INDEPENDENCE, Ohio - Kevin Love spent all those long, losing seasons in Minnesota aching for a chance to be part of the NBA playoffs.
His first foray into them lasted less than four games.
Love sustained "extensive" damage in his left shoulder and will likely miss the remainder of Cleveland's playoff run, reducing The Cavs' "Big 3" to a twosome.
"We all have to pick our own game up," said LeBron James, who along with Love and Kyrie Irving formed a trio capable of ending the city's half-century title drought. "We can't fill Kevin's shoes, you can't do that, he's special for a reason."
Cavs general manager David Griffin said Tuesday the team doesn't expect Love to return. Cleveland is waiting to see if it will play Chicago or Milwaukee in the next round.
Griffin said the team is still gathering information and considering its options for treatment.
"Surgery is an option as well, if necessary. We're going to continue to look at that, but I don't want there to be any expectation on Kevin that he'll be back," he said. "I think it would be a real surprise if he we were able to participate in the post-season. I've still got a sliver of hope very late, but highly unlikely."
For Love, it's personally crushing. Considered one of the league's best "stretch" forwards, Love had finally joined a winner in Cleveland after six years with the Timberwolves, who never won more than 40 games with him.
This was Love's shot to show critics he could do more than just post impressive statistics for a lousy team, that he could help a team win it all.
The journey ended almost as fast as it started.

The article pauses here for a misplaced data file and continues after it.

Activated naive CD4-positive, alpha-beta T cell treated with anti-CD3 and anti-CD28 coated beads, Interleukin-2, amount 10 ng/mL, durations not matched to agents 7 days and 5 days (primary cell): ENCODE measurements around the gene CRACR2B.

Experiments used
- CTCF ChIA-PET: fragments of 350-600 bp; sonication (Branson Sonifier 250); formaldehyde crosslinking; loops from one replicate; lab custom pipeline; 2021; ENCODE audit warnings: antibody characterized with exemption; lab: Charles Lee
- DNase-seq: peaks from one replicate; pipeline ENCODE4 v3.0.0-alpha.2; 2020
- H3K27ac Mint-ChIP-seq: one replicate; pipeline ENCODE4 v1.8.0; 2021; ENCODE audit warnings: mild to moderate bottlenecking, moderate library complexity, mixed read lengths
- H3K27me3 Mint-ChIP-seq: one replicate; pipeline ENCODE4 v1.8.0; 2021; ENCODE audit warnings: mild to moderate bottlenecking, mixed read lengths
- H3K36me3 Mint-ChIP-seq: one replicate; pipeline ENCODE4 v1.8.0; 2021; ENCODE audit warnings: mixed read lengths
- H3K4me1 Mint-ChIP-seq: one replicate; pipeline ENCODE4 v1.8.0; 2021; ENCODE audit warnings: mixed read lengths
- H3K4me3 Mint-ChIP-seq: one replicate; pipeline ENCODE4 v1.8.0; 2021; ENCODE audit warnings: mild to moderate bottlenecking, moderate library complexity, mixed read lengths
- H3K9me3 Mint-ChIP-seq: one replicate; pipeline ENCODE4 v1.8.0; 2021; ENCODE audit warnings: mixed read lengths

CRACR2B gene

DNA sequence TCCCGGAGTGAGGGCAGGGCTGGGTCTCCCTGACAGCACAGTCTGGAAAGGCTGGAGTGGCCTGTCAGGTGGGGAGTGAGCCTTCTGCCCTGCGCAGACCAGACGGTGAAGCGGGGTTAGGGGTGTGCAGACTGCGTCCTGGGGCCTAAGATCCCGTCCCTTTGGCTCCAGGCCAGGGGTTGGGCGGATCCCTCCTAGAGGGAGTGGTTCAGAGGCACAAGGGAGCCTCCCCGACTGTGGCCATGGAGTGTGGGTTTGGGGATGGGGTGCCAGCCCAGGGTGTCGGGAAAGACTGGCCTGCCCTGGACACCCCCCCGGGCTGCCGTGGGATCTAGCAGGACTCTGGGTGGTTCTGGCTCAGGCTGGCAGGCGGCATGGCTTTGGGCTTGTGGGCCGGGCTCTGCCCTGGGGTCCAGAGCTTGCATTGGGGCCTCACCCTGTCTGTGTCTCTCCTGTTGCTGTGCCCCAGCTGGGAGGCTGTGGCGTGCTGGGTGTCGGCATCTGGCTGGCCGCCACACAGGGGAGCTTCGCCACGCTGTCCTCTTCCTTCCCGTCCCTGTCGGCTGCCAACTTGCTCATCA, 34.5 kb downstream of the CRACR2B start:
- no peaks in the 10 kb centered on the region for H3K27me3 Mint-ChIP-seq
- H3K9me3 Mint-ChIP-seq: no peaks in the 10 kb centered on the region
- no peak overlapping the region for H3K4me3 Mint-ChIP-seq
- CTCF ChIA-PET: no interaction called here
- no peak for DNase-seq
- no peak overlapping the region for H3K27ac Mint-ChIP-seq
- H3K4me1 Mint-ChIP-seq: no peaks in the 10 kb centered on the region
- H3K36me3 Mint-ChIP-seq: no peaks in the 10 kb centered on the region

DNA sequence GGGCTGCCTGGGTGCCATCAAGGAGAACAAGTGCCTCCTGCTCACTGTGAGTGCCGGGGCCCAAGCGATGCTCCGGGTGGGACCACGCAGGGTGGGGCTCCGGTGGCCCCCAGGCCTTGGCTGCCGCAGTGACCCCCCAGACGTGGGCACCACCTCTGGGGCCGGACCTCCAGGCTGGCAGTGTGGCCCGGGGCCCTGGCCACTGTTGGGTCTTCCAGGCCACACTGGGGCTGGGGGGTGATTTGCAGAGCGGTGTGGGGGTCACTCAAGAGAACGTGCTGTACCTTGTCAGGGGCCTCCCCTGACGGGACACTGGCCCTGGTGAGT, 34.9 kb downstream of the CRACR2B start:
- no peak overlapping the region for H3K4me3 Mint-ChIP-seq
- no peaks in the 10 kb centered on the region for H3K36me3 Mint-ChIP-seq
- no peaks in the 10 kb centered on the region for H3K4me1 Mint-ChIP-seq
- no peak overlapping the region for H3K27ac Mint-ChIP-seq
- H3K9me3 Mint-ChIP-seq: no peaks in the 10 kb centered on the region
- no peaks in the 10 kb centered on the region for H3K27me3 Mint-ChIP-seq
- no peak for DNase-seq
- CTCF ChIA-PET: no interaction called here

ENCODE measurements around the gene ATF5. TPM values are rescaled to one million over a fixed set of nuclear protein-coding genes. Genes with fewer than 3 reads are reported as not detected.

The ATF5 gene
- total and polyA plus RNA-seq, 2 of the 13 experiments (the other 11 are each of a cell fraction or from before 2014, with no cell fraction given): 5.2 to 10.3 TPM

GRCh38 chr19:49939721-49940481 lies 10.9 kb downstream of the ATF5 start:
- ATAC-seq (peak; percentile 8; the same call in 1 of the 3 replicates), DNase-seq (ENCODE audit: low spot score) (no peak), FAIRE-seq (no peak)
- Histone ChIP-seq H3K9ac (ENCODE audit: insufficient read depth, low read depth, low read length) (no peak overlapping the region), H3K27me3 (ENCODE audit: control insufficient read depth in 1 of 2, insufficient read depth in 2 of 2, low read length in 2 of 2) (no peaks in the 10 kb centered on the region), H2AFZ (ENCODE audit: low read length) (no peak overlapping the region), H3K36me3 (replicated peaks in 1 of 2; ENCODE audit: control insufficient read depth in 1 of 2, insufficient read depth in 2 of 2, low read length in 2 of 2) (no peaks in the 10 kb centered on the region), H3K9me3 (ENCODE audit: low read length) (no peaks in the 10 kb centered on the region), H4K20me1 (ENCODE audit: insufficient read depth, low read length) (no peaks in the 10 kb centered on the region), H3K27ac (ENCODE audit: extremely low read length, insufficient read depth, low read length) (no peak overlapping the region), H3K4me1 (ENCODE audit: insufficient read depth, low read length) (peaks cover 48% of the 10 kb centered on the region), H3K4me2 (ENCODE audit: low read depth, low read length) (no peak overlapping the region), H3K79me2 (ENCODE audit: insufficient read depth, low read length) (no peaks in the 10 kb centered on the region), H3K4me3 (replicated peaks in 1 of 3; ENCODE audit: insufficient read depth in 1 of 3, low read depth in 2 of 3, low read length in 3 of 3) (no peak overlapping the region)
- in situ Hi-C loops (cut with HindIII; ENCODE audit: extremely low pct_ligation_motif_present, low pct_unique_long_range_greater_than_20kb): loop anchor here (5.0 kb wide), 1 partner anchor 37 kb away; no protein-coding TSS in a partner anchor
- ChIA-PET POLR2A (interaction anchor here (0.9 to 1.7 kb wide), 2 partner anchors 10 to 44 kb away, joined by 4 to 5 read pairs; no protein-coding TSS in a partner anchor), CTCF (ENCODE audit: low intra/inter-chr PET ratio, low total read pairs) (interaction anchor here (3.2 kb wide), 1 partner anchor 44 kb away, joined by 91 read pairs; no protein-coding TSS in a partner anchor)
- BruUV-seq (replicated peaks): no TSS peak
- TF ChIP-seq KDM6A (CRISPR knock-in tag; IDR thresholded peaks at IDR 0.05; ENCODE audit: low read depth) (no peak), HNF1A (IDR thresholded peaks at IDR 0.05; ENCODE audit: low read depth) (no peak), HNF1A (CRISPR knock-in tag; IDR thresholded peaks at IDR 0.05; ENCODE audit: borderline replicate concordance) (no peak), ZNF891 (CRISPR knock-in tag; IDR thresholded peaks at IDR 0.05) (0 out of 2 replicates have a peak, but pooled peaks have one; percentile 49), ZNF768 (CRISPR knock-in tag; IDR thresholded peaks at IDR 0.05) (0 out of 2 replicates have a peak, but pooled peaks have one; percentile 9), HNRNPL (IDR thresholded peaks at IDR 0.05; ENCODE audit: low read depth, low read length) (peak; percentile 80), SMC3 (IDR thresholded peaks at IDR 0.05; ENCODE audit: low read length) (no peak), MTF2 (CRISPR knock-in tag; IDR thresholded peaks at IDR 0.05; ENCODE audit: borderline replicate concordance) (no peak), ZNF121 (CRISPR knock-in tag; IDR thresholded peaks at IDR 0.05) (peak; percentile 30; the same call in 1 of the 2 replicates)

Love got hurt in Sunday's series-sweeping win over Boston when he got tangled with Celtics centre Kelly Olynyk while chasing a loose ball. Olynyk yanked down on Love's arm, popping it from the socket and sending Cleveland's big man running to the locker room for treatment.
Olynyk was suspended one game by the NBA. Griffin wouldn't go as far as calling Olynyk's play dirty, but he made it clear that he doesn't think it belonged in the game.
"It sickens me that a non-basketball play resulted in what it did," Griffin said. "This league is a no-excuses, give-no-quarter league. We just have to move on. It doesn't matter now."
Love scored 19 points in his playoff debut, 13 in Game 2 and scored 23 — making six 3-pointers — to help the Cavs open a 3-0 lead over the Celtics. He was on the floor for less than 7 minutes on Sunday before his harmful encounter with Olynyk.
James knows the road to a title will be tougher without Love, who averaged 16.4 points and 9.7 rebounds during the regular season.
"Obviously, he brings so much to our team offensively and defensively. It's a big blow for us. We've got to have guys step up. You never want to have one of your major role players out," James said. "Everyone has to pick up not what he was able to do, but they have to pick up what they are capable of doing."
Compounding the loss of Love for an extended period, the Cavs will also be without starting guard J.R. Smith for the first two games of their next series. Smith, who has been suspended six previous times during his career, was punished by the league for striking Boston's Jae Crowder in the face after the two were shoving each other for position under the basket.
Love's loss may be the biggest obstacle the Cavs have faced, but it's not the only one. Cleveland lost centre Anderson Varejao early on with a torn Achilles; the Cavs started 19-20; the roster was overhauled by trades; and first-year coach David Blatt's job was under scrutiny from the outset.
"Our guys have been locked in for quite some time now," Blatt said. "Everyone recognizes that we all have to pick it up. The next-man-up mentality is prevalent in our work and our feeling. We're hurting for what happened to Kev on a team level, on a personal level, but not discouraged to the point where we are any less ambitious and any less hungry to continue on this path."